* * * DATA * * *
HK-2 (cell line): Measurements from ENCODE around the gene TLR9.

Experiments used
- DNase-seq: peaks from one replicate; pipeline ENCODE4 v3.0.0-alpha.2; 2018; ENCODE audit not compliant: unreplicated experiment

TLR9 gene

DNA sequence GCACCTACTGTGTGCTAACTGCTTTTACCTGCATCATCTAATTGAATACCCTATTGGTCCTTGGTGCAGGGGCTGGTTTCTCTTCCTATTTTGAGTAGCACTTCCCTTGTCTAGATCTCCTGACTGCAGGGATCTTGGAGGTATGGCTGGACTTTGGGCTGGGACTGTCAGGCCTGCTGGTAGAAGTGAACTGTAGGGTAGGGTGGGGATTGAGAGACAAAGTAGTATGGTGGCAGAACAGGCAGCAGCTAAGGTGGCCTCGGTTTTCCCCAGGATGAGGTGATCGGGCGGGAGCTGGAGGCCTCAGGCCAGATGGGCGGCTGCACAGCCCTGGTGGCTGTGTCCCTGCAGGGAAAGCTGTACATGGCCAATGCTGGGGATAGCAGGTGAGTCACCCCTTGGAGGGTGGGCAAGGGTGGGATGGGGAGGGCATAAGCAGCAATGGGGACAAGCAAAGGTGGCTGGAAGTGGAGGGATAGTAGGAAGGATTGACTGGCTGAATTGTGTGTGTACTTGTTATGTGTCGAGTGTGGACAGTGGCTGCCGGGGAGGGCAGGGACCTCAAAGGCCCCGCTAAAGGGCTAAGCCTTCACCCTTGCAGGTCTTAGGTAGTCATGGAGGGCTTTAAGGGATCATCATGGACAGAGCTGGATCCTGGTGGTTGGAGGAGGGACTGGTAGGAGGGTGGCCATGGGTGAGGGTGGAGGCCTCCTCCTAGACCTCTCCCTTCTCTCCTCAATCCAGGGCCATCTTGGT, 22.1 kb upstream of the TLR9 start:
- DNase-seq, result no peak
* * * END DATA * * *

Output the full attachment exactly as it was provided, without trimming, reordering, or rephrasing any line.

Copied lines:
HK-2 (cell line): Measurements from ENCODE around the gene TLR9.

Experiments used
- DNase-seq: peaks from one replicate; pipeline ENCODE4 v3.0.0-alpha.2; 2018; ENCODE audit not compliant: unreplicated experiment

TLR9 gene

DNA sequence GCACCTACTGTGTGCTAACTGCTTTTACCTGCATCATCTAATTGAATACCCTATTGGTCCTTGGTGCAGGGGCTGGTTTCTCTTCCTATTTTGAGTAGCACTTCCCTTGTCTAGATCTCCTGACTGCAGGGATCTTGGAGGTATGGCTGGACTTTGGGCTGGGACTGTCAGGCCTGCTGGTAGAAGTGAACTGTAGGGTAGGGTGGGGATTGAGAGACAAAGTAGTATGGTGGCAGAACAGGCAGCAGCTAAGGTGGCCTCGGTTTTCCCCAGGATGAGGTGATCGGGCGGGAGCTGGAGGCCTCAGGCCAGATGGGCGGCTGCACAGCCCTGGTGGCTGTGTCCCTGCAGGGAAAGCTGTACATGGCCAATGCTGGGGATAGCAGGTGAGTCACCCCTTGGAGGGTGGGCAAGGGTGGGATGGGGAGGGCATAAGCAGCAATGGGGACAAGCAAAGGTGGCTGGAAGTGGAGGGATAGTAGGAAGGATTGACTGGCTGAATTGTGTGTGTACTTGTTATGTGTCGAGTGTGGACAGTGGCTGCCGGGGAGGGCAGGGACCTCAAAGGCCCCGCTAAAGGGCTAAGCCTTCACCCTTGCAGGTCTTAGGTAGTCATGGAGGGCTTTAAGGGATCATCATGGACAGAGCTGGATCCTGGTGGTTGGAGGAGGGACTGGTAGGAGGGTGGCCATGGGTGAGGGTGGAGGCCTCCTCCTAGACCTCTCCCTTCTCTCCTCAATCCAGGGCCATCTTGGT, 22.1 kb upstream of the TLR9 start:
- DNase-seq, result no peak